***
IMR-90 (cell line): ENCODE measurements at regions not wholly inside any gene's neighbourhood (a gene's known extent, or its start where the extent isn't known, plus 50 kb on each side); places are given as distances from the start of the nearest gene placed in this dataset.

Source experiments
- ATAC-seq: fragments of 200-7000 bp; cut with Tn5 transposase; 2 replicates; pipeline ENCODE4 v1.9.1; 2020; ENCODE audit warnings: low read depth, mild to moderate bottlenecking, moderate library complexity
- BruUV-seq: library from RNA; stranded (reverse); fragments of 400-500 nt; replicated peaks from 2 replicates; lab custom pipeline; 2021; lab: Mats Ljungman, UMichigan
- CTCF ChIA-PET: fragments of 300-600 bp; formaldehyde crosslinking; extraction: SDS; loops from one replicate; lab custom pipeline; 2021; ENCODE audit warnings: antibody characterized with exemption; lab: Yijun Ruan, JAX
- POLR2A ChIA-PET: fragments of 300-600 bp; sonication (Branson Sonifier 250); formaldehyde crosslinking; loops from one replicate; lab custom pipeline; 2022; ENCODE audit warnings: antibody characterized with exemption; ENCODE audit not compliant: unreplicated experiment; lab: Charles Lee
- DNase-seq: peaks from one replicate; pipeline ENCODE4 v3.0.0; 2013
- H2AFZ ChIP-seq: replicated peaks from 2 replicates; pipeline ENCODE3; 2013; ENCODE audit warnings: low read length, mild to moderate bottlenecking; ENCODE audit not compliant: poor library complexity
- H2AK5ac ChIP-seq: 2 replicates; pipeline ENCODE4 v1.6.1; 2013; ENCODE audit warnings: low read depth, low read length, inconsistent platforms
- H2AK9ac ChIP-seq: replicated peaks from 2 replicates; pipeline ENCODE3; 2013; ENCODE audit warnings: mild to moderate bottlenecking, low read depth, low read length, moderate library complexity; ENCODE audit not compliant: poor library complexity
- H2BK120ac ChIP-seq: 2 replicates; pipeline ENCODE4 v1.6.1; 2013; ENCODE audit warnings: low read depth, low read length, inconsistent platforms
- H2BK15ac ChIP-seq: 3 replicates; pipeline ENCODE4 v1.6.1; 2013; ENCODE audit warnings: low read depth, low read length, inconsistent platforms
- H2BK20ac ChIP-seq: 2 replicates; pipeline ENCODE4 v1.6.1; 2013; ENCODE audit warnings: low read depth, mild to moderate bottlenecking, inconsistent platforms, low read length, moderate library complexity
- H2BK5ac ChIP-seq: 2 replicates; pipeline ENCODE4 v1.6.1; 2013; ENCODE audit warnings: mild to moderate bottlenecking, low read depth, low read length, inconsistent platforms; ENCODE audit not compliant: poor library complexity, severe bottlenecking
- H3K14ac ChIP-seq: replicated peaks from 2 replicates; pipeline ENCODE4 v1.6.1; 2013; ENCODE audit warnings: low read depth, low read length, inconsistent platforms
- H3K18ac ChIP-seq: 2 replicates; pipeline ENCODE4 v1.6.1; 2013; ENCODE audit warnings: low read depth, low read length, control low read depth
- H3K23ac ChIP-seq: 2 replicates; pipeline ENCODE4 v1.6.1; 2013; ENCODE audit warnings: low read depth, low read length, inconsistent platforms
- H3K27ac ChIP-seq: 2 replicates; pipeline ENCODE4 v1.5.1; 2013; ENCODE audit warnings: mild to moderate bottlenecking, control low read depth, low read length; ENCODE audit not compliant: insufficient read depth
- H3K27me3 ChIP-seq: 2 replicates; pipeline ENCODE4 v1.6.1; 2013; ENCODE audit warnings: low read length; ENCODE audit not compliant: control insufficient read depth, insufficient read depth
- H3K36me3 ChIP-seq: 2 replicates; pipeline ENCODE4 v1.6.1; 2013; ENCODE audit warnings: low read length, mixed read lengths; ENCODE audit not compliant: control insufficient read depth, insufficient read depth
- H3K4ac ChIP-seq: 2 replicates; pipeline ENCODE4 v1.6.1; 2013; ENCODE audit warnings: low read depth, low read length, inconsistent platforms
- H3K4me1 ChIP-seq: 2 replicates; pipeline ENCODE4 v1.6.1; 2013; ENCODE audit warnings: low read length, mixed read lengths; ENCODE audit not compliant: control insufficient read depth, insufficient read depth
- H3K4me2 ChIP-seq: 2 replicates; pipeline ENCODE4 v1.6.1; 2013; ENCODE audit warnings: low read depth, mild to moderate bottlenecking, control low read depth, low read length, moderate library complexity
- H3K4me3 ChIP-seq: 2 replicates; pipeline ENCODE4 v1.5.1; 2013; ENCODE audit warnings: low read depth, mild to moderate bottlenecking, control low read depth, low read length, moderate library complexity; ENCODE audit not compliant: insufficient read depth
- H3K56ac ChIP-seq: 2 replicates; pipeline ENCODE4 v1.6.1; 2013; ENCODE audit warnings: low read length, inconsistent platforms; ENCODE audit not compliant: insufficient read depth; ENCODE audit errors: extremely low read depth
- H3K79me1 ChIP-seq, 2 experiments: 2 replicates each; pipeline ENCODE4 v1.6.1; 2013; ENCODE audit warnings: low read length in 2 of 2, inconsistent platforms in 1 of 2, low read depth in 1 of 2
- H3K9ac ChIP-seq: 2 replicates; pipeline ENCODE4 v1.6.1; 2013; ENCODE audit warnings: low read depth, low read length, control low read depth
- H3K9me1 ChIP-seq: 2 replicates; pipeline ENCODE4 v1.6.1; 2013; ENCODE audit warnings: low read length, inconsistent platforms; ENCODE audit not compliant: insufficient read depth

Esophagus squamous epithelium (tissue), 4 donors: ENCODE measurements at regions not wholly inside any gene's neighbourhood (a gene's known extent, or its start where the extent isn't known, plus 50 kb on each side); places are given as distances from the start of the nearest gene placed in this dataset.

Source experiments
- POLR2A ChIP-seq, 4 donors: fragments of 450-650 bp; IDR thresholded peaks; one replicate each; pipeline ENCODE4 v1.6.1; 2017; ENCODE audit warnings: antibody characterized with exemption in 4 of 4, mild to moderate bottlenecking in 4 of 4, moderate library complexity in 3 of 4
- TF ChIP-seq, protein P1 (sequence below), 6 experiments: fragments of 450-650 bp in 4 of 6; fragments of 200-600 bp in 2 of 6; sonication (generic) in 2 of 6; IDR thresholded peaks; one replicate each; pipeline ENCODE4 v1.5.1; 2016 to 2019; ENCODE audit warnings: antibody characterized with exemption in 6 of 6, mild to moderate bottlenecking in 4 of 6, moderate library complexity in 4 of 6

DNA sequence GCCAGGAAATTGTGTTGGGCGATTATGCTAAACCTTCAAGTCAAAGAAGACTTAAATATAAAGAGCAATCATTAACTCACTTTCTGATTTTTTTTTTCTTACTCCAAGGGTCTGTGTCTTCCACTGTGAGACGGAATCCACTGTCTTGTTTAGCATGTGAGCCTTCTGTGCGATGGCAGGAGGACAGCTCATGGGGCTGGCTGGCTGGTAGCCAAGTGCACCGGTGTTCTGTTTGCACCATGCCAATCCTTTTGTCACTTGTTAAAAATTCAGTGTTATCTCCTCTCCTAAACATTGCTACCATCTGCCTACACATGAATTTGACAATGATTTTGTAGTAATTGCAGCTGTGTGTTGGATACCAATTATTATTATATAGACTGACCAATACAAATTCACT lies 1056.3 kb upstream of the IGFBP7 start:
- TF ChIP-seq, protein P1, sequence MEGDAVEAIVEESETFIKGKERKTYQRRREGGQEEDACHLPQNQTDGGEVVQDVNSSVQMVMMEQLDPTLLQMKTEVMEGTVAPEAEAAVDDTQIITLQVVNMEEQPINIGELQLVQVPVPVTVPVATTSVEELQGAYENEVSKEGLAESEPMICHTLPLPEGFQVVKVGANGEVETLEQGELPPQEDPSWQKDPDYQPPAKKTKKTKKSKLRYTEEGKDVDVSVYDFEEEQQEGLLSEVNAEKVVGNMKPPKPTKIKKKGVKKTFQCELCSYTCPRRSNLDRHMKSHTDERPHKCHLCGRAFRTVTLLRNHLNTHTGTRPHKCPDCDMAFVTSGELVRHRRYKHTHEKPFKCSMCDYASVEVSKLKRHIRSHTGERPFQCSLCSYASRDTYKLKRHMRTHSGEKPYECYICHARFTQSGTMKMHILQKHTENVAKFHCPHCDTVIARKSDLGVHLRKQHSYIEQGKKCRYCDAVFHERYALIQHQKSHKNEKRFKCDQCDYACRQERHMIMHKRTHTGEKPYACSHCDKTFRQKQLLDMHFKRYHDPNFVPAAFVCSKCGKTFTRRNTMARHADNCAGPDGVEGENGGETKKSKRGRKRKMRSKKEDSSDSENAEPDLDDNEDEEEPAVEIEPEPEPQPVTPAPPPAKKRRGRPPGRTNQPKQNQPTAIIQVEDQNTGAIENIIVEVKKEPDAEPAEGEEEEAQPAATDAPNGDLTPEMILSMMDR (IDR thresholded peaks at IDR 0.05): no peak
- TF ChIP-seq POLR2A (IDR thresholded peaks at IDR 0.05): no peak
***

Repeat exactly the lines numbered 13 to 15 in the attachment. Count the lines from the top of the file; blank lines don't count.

- H2BK20ac ChIP-seq: 2 replicates; pipeline ENCODE4 v1.6.1; 2013; ENCODE audit warnings: low read depth, mild to moderate bottlenecking, inconsistent platforms, low read length, moderate library complexity
- H2BK5ac ChIP-seq: 2 replicates; pipeline ENCODE4 v1.6.1; 2013; ENCODE audit warnings: mild to moderate bottlenecking, low read depth, low read length, inconsistent platforms; ENCODE audit not compliant: poor library complexity, severe bottlenecking
- H3K14ac ChIP-seq: replicated peaks from 2 replicates; pipeline ENCODE4 v1.6.1; 2013; ENCODE audit warnings: low read depth, low read length, inconsistent platforms